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Saturday, February 8, 2014

Opera Review: The Road to Melville

Glyndebourne's Billy Budd sails to BAM.
by Paul J. Pelkonen
Captain Vere (Mark Padmore, left) confronts Billy (Jacques Imbralio) and Claggart (Brindley Sherratt)
in Act II of Billy Budd. Photo by Richard Hubert Smith © 2013 The Glyndebourne Festival.
Benjamin Britten's 1951 opera Billy Budd is one of the composer's most powerful, and challenging creations. Based on the novella by Herman Melville and set to a libretto by E.M. Forster and Eric Crozier, a performance requires a top-flight orchestra, crack choral singing and a compelling set of leads to bring Herman Melville's novella of life in the British Royal Navy in 1799 to vivid life. Finally, the naval action must look and feel convincing, or the production will simply sink.



Michael Grandage's production meets all of those requirements This show, first seen at the Glyndebourne Festival in 2010 and revived in time for the composer's centennial last summer, made  its U.S. landfall on Friday night at the Brooklyn Academy of Music. For three thrilling hours, Mr. Grandage engulfed his audience in the claustrophobic atmosphere of the H.M.S. Indomitable as it sailed into action against the menace of the French fleet. Although sail-less, the massive, stage-spanning set (by Christopher Oram) combines  ropes, pulleys and a bevy of wooden beams to create a gritty impression of the hard life of British sailors. Creative lighting and smoke convey the atmosphere of danger on the high seas, both from enemy vessels and the treachery of Billy's shipmates.

The cast is led by baritone Jacques Imbrailo. He played the doomed Billy as an innocent, almost Christ-like figure who actually enjoys the fact that he's been impressed into military service. Mr. Imbrailo gave an exuberant, physical performance, singing Billy's early arias with bold, round tones. He was even better in the second act, dealing with the handicap of his character's stammer when brought before Captain Vere, and pathetic as he begged the Captain to save him from the drumhead court-martial that followed. Finally, Mr. Imbrailo was at his most moving in the last monologue before Billy's hanging, performing this solo scene with the depth and complexity of an art song.

As John Claggart, the ship's Master-at-Arms whose schemes set the tragedy in motion, Brindley Sherratt gave a complex, multi-layered performance. Claggart is a complex creation, a picture of seething rage and repressed sexual desire who wants to annihilate Billy for no reason other than the fact that the younger sailor is beautiful and good. Mr Sherratt sang with dark, black tones, conveying the utter desolation of this soulless creature and chewing enthusiastically into the more sadistic Claggart's moments. Significantly, he was a minor figure in the Act II battle scene--for one as baleful as Claggart would not deign to involve himself in such shipboard affairs.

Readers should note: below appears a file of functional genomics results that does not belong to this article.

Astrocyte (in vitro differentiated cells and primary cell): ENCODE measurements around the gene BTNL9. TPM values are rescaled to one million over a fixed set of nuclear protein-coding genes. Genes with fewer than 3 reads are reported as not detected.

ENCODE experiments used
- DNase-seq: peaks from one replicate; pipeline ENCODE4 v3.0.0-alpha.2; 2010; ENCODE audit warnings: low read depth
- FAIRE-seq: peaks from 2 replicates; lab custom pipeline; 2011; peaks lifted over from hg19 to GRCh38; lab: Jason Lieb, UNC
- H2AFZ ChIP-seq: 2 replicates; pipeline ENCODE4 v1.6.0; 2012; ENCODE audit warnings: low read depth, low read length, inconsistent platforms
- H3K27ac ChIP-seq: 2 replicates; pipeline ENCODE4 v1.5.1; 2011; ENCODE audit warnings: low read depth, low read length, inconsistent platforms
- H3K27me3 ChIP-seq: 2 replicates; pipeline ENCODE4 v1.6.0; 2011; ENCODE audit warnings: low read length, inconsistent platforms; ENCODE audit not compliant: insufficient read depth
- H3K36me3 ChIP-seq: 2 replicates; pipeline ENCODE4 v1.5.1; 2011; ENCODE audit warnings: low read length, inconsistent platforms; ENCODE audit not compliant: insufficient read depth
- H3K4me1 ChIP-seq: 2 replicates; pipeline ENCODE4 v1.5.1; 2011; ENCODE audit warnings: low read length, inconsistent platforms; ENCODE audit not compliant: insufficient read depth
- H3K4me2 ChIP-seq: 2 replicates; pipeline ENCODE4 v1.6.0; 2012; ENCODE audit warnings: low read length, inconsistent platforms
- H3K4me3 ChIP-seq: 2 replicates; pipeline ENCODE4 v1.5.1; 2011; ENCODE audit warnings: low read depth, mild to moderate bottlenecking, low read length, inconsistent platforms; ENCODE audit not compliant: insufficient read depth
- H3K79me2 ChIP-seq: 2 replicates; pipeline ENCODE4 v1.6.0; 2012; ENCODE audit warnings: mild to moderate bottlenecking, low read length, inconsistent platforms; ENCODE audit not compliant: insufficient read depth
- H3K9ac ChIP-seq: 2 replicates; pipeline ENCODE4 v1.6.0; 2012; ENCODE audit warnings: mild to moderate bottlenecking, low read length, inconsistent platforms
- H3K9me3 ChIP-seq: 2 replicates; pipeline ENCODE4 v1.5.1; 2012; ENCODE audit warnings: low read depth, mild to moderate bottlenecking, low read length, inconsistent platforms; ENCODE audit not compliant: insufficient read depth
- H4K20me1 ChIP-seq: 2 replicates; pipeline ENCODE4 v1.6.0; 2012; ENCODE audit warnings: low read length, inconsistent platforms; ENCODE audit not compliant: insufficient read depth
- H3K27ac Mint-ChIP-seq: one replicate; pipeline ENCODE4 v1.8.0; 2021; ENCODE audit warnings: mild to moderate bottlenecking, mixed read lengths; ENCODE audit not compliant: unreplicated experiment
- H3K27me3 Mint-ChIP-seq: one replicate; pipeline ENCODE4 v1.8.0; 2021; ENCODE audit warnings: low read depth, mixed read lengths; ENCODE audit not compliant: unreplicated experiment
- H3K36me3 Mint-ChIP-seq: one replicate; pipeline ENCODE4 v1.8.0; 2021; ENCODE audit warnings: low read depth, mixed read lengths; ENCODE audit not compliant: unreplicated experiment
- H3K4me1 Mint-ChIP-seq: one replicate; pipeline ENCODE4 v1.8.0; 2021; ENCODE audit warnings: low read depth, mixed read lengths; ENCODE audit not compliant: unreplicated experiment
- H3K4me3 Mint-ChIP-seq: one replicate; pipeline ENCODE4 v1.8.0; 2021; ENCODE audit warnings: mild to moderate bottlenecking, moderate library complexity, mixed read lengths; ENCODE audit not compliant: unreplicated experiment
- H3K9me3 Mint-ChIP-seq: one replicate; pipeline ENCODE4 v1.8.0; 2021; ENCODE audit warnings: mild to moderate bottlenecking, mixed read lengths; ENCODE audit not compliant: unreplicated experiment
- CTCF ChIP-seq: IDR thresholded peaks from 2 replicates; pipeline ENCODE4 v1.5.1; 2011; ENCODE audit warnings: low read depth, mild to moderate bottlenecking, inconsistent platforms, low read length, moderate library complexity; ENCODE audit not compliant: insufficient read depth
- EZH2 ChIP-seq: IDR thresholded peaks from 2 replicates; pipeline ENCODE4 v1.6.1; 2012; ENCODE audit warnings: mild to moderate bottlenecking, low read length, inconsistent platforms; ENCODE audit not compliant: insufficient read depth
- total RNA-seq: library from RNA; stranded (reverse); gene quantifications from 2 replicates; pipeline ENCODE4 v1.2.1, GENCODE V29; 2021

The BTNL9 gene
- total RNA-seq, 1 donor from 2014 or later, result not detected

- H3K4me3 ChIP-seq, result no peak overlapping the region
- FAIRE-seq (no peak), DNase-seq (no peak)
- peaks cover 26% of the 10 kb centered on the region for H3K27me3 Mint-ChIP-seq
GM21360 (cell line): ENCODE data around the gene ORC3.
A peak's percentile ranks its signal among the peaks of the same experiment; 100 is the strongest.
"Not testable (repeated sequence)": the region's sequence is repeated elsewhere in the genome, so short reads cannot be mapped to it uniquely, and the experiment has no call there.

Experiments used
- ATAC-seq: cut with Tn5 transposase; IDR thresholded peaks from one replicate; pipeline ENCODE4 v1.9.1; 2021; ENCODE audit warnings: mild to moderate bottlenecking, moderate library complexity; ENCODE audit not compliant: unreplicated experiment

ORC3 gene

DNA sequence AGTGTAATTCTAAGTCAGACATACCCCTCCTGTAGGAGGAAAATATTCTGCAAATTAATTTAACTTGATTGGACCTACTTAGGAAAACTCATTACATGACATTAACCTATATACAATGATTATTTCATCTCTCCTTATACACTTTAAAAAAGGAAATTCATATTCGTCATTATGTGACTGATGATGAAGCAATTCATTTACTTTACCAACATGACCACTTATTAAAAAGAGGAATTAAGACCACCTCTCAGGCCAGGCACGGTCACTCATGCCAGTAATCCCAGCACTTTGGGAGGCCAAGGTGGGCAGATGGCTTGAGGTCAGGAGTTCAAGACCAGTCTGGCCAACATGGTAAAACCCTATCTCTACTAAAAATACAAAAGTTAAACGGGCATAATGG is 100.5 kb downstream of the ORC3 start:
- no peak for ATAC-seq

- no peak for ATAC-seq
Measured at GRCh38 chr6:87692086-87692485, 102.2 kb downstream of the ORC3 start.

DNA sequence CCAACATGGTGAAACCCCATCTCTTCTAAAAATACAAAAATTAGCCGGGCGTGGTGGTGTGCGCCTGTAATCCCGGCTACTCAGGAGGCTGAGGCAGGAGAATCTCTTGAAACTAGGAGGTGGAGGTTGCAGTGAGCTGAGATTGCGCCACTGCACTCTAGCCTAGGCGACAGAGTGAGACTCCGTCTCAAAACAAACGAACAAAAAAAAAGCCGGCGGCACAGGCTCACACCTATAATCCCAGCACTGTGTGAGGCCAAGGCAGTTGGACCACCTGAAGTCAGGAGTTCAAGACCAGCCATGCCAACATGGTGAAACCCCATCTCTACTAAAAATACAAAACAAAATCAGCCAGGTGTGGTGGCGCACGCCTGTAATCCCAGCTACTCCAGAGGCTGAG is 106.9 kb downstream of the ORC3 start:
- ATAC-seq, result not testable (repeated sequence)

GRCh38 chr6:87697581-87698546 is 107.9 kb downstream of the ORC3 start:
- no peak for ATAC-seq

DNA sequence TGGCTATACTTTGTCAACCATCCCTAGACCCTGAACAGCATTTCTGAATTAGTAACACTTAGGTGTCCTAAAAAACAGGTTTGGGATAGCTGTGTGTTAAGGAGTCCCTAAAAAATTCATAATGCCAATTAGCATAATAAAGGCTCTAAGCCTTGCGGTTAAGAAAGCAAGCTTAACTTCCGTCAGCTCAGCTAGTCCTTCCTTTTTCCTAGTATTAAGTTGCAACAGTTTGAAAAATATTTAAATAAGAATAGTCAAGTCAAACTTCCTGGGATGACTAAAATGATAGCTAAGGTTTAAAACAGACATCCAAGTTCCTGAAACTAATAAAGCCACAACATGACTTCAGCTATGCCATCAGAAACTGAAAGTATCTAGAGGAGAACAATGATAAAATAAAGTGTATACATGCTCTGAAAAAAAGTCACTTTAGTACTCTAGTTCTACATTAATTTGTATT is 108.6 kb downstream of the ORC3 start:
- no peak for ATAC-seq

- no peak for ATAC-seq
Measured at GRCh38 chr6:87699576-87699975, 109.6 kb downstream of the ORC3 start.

The narrator and moral center of Billy Budd is Captain Vere, the star-gazing master of the Indomitable. Tenor Mark Padmore handled the dramatic strain of this high-lying part, giving a potent, emotionally sure performance that bookended the opera but came into its own in the character's lonely monologues. (Britten's musical structures are sung throughout, but written in such a way that they're not really formal arias.) It's not easy task to convey vacillation when one is supposed to be a leader of men, but Mr. Padmore managed, creating a captain whose weakness is his reliance on books and lack of strong moral fiber. Wracked with guilt in the final scene, Mr. Padmore wielded these blunt emotions with a surgeon's skill, ending the opera on a questioning, haunting note.

A superb collection of character singers filled out the crew of the Indomitable. Standout performances included David Flint, Stephen Gadd and Darren Jeffery as the trio of officers whose main function is to convict Billy. (Their trio "Don't like the French" provided welcome comic relief in the first act.) Jeremy White brought a gruff manner and a fine, dark bass to the role of Dansker, Billy's mentor and chief supporter below decks. Daniel Norman made the most of his brief scene as Red Whiskers, a reluctant victim of the Indomitable press-gang. John Moore brought a solid baritone to the short role of Donald. In the opera's most poignant moment, Mr. Grandage elected to have Billy's hanging done by these key characters, with Mr. Gijbertsen's Novice anchoring the line.

Below decks, the motion of the ocean was provided by Sir Mark Elder and the London Philharmonic Orchestra, which has served as one of the two "house" ensembles at Glyndebourne since the founding of the Festival in 1934. (The other is the Orchestra of the Age of Enlightenment.) Sir Mark delivered a powerful, rock-ribbed performance of the score, with bold orchestral colors and careful control of dynamics. Although the orchestra surged and crashed (particularly during the interludes between scenes) the conductor was careful in always providing support for his singers in key moments. The mysterious textures of the "mist" music and the powerful, surging choruses that signify the imminent battle with a French ship were the most compelling moments of the evening.
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Critical Thinking in the Cheap Seats

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Since 2007, Superconductor has grown from an occasional concert or CD review to a near-daily publication covering classical music, opera and the arts in and around NYC, with excursions to Boston, Philadelphia, and upstate NY. I am a freelance writer living and working in Brooklyn NY. And no, I'm not a conductor.